Formal Democracy and Its Alternatives in the Philippines: Parties, Elections and Social Movements

  • Joel Rocamora
Part of the International Political Economy Series book series (IPES)


The Philippines has the most persistently undemocratic democracy in Asia. Except for the period of dictatorship under Ferdinand Marcos between 1972 and 1986, the Philippines has had a functioning democracy since independence from the United States in 1946.1 At the same time, a small group of powerful families has dominated politics and kept the economic benefits of power to themselves. Many analysts use the modifier ‘elite’ when referring to Philippine democracy. Effective participation by citizens outside of elections is limited. Unlike Malaysia and Singapore (much more obviously unlike the military dictatorship in Burma) with their Internal Security Acts, the Philippine state does not impose too many formal limits to the self-organization of disadvantaged groups. But a combination of bureaucratic rules and informal means including violence continues to make organizing difficult; without effective popular pressure, government is generally not accountable.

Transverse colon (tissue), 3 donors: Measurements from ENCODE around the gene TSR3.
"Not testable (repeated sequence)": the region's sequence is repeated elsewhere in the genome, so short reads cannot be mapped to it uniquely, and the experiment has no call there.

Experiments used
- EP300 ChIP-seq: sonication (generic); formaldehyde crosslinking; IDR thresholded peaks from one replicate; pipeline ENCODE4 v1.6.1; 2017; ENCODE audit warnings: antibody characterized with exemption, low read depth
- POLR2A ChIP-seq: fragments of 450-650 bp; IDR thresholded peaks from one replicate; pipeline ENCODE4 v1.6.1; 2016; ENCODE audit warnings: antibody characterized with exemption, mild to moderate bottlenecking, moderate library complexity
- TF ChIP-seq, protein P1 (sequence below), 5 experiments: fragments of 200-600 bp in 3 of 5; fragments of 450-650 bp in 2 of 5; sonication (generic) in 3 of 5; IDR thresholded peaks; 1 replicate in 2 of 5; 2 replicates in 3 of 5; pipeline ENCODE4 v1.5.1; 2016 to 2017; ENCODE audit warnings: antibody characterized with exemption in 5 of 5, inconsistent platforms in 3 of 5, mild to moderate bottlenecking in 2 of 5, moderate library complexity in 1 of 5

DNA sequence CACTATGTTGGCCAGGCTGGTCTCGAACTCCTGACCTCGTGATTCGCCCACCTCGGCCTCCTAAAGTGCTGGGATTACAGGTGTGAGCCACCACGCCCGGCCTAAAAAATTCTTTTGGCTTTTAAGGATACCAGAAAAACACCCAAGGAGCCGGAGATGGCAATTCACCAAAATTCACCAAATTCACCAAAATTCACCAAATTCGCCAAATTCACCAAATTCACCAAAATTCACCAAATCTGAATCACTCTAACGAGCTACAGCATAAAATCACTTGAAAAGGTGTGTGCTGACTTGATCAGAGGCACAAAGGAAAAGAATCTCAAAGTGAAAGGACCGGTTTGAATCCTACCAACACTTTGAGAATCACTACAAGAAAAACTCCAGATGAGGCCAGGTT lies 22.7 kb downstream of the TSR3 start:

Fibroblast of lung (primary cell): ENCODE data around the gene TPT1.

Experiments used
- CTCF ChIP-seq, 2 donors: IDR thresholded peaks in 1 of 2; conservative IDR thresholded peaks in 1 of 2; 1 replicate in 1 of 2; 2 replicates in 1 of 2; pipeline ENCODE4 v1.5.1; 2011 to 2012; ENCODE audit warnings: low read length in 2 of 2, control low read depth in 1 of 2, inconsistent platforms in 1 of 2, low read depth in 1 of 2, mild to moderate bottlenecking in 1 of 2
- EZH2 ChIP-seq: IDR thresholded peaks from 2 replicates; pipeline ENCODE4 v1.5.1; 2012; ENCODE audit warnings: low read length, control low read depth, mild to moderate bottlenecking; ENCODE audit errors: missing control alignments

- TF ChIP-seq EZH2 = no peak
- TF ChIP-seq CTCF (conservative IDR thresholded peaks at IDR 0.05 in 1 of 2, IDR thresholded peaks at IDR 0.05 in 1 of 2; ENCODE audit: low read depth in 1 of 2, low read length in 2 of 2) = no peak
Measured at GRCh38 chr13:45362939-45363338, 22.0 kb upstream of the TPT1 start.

Central Government Political Party International Capitalism Party System Local Politics 
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© Palgrave Macmillan, a division of Macmillan Publishers Limited 2004

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  • Joel Rocamora

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